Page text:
Women's Cricket World Cup: Anya Shrubsole salutes perfect day

By Stephan ShemiltBBC Sport in Cuttack
Anya Shrubsole

Anya Shrubsole says the seven-wicket victory over South Africa in Cuttack was a "perfect day" for England.

Shrubsole took 5-17 as the Proteas were bowled out for 77, with England then reaching the target inside 10 overs to keep their World Cup defence alive.

"We wanted to come out here, bowl first, get South Africa out for as little as possible then knock them off as quickly as we could," 21-year-old Shrubsole told BBC Sport.

"It was a perfect day for the team."

Defeat in Cuttack would have sent England out of the tournament and, even though they registered a comfortable victory over the Proteas, Charlotte Edwards's side still face a struggle to earn the right to meet Australia in the final.

England must beat New Zealand on Wednesday, with the defending champions waiting on the result of Monday's match between the Kiwis and West Indies before finding out exactly what is required of them.

If West Indies win, England need Australia to beat the Caribbean team in their final Super Six match. A New Zealand victory leaves England needing to beat the Kiwis by such a margin that their net run-rate improves past that of the Black Caps and West Indies.

"There's been calculations flying around," added Somerset seamer Shrubsole. "But most of all we know we needed to come here and win well.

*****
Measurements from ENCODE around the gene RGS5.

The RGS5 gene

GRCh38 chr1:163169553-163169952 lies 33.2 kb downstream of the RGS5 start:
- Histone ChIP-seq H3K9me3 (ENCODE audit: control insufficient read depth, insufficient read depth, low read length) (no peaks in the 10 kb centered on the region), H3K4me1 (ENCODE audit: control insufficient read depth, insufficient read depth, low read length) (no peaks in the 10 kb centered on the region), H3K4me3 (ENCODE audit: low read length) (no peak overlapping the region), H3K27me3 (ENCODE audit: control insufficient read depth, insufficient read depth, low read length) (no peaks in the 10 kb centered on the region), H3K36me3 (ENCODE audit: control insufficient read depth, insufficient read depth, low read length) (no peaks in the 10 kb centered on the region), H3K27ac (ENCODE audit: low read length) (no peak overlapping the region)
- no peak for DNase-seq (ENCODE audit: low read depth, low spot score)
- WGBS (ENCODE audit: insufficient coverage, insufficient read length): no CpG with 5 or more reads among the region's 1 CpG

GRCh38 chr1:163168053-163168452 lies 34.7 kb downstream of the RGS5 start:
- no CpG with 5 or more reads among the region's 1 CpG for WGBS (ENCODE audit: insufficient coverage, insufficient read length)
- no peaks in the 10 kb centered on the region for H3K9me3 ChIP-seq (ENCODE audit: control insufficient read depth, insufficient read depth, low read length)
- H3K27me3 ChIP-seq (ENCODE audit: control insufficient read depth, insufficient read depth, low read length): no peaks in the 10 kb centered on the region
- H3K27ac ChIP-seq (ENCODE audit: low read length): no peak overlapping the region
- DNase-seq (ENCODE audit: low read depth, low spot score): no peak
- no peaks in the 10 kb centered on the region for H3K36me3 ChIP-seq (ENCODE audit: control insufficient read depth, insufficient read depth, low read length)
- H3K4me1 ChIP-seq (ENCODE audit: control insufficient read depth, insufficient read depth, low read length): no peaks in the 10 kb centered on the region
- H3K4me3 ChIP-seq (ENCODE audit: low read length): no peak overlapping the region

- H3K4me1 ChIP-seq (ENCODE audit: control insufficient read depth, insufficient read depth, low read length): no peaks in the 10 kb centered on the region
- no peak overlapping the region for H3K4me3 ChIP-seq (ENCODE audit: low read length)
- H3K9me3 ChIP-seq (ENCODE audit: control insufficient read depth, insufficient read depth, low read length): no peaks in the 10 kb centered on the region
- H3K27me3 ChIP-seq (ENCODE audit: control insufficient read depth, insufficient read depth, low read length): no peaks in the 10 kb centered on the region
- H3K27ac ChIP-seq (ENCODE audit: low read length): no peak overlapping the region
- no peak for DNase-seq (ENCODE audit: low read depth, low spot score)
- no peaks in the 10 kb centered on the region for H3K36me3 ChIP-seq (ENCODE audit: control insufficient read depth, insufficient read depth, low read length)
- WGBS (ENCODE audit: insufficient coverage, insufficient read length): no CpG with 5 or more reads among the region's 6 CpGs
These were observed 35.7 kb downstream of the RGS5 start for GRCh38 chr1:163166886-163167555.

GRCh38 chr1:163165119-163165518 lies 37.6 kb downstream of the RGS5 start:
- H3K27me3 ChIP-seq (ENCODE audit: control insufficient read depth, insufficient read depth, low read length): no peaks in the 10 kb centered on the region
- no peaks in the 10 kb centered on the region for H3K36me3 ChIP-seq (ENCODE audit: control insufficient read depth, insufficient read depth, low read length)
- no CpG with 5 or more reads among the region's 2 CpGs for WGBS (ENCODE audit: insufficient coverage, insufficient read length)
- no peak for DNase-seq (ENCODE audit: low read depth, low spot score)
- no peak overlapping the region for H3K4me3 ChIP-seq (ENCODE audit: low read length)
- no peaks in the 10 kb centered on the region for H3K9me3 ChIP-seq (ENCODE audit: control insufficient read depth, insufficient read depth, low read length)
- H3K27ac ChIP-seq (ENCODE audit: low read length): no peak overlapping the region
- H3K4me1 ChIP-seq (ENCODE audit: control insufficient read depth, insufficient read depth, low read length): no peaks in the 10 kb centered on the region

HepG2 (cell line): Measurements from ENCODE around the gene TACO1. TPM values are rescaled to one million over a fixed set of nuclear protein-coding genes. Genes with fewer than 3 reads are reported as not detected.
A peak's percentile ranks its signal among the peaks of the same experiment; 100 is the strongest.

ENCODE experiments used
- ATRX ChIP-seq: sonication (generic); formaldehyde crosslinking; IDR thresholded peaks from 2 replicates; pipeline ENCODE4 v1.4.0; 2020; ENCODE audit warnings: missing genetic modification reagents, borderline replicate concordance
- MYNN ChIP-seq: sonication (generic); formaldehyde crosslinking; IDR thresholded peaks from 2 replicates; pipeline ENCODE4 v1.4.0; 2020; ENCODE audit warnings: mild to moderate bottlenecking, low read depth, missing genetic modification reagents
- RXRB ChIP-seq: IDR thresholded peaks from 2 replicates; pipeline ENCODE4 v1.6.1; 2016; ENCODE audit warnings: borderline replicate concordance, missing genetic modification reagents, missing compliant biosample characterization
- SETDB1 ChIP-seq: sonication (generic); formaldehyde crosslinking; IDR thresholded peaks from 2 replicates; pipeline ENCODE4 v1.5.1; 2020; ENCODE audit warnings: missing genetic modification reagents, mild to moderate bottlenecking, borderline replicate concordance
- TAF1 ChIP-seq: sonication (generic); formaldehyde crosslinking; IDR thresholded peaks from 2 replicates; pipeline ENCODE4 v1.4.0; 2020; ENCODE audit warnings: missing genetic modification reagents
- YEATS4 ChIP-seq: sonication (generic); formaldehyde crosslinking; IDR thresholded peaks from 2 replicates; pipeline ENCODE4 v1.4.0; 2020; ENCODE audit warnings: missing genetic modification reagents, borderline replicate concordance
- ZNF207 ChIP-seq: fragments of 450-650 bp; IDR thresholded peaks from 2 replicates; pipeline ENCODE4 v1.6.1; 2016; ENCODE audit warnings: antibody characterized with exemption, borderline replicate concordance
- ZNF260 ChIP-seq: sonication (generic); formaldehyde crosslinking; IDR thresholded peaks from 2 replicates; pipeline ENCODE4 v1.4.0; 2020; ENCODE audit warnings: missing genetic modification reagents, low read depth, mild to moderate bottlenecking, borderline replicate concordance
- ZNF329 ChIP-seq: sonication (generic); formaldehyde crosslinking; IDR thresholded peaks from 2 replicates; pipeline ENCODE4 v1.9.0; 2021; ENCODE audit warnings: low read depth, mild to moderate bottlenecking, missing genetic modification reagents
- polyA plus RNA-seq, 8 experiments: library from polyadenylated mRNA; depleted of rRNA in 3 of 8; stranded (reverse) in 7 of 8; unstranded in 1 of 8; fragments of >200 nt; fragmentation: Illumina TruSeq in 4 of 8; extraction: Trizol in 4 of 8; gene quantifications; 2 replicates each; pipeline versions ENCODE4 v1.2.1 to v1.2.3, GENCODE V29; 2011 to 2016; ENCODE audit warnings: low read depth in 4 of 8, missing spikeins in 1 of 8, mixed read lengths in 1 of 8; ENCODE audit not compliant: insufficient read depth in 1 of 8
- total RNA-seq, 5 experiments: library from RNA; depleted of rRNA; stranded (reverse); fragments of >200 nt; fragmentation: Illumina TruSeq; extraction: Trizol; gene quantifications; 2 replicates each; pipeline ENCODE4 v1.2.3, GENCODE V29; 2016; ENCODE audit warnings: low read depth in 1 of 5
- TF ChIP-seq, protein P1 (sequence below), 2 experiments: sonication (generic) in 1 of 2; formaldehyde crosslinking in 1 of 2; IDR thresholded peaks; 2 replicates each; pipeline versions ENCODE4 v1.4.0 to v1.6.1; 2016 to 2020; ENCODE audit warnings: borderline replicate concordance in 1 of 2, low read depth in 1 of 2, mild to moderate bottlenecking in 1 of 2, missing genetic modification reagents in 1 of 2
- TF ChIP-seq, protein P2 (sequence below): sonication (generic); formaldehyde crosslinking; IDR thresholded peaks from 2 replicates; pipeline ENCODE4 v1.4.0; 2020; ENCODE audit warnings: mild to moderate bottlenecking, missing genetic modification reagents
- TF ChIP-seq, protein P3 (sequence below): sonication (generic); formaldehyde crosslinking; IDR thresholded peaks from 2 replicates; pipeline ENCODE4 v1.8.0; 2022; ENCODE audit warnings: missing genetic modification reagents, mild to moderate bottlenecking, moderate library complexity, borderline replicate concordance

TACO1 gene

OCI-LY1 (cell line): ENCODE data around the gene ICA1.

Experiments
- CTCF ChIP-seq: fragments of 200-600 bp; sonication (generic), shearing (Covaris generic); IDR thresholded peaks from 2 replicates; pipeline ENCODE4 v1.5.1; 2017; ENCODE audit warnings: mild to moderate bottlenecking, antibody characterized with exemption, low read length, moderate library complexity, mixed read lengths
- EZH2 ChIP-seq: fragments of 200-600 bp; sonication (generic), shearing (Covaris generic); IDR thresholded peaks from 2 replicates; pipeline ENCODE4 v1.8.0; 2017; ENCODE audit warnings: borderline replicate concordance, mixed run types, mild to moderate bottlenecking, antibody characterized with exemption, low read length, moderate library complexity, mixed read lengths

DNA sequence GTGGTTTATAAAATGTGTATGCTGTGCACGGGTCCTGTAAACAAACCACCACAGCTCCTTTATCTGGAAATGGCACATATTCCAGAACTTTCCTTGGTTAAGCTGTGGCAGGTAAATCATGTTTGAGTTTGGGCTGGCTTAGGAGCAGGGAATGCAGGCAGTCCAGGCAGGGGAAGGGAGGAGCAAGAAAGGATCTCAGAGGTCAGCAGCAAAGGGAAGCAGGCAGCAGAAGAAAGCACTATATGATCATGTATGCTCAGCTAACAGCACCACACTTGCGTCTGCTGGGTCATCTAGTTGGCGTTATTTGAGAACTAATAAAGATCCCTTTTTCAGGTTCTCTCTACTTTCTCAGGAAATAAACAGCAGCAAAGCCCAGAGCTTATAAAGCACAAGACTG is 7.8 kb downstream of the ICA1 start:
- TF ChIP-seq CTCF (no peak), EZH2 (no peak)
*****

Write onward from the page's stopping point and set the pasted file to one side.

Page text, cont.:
"We're really pleased to have done that so we can now look forward to the New Zealand game. Once the New Zealand-West Indies game has been played we'll be in a better position to see what we need to do against New Zealand.

"But New Zealand are one of the best teams in the world, so we know we'll have to put in a performance similar to what we have done today."

One concern for England is the form of wicketkeeper Sarah Taylor.

Taylor made headlines before the tournament with talk of a possible switch to men's cricket, but, after two successive first-ball ducks, she again failed to get off the mark against South Africa.

"I don't think she's been fazed by that [the potential switch to the men's game]," said Kent batter Lydia Greenway, who made an unbeaten 25 to see England over the line in Cuttack. "She's the type of player to just get on with things.

"She's a world-class player, one of the best batters in the world. You don't become a bad player overnight and I'm sure there's a big innings around the corner for her.

"She's got a good head on her shoulders and I'm sure she'll just be worried about making sure we perform well in the rest of this World Cup."

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